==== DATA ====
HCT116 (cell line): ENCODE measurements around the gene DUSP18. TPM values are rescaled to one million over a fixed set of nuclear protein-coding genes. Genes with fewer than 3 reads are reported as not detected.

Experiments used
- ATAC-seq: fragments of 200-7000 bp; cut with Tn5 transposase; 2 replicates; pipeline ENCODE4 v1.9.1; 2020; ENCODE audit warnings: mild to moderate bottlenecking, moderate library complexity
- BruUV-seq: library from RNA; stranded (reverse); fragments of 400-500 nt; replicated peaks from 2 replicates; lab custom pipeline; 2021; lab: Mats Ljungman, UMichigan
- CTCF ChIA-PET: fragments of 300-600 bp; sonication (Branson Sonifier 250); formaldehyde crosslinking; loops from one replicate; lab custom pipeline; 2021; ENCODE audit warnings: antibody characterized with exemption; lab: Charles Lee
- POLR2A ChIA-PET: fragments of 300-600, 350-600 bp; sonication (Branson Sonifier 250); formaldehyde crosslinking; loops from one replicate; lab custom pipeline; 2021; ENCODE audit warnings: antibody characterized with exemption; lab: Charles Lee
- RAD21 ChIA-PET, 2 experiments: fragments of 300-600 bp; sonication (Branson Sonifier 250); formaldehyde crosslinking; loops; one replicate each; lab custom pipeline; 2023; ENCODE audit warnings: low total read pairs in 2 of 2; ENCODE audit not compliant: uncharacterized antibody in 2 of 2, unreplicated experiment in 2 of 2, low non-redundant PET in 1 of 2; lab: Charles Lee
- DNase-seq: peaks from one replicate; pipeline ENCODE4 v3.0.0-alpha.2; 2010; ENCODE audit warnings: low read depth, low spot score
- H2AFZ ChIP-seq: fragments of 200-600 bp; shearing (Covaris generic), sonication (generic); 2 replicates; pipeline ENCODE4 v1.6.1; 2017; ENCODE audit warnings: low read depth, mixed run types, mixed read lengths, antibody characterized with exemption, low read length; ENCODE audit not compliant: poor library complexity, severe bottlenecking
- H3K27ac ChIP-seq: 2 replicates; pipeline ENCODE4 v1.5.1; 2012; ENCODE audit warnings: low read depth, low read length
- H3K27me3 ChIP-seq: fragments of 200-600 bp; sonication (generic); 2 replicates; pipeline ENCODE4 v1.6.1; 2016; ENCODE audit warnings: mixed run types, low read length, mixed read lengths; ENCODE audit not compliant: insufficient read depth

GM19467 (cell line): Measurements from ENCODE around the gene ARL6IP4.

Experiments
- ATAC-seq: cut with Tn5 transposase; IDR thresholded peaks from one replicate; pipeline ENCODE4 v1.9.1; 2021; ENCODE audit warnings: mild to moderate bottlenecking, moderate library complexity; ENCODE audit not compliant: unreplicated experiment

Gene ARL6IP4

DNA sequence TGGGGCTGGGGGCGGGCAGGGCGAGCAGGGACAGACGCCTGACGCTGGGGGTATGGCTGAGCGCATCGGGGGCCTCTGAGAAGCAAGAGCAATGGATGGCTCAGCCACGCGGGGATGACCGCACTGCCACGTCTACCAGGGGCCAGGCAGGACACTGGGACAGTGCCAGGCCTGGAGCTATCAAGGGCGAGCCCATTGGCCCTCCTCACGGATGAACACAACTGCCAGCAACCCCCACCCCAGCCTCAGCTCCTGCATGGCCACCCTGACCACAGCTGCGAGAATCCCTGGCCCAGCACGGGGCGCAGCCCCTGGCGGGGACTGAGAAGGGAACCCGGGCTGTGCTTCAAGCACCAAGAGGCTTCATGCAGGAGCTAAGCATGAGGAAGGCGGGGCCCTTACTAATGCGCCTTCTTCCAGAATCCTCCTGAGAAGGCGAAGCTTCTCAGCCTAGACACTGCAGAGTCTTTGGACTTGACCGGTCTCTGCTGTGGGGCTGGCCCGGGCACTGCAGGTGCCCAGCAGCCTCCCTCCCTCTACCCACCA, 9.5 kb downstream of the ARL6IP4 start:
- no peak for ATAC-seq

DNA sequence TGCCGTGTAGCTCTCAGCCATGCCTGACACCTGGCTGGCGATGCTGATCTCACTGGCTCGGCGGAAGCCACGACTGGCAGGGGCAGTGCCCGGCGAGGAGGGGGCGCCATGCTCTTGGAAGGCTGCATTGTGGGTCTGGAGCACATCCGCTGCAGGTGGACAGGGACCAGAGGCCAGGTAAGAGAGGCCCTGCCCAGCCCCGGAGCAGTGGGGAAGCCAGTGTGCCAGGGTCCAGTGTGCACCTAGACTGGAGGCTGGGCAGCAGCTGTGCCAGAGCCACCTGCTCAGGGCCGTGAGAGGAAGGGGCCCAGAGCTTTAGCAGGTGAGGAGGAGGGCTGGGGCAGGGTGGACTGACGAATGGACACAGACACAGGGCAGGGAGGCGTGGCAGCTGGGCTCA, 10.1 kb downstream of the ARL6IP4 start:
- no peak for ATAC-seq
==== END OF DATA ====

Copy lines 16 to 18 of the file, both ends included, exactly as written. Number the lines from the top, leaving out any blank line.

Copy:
DNA sequence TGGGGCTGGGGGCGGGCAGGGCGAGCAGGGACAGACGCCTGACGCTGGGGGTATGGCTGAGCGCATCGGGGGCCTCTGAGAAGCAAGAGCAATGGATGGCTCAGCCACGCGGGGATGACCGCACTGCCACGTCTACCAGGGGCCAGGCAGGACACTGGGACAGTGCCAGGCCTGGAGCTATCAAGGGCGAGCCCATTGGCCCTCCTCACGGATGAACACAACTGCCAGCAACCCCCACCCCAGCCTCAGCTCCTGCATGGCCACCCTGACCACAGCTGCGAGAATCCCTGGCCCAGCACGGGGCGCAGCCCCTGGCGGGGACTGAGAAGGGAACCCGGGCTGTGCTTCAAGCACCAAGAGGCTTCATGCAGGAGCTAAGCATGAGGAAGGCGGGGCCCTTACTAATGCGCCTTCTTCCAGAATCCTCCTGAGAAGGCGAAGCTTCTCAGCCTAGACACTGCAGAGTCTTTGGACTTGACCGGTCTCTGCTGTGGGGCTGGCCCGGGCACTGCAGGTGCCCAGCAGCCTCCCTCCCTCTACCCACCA, 9.5 kb downstream of the ARL6IP4 start:
- no peak for ATAC-seq

DNA sequence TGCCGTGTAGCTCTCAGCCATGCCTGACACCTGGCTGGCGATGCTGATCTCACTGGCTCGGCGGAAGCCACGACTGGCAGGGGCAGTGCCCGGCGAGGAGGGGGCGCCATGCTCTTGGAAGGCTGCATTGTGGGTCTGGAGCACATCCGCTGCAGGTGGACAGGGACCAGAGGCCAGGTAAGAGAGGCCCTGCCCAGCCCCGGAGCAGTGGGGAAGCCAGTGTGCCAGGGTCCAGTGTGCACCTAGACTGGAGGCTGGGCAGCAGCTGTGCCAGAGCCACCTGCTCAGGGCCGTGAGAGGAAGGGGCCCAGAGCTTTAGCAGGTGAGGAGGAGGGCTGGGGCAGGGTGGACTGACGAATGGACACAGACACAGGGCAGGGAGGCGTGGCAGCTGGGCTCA, 10.1 kb downstream of the ARL6IP4 start: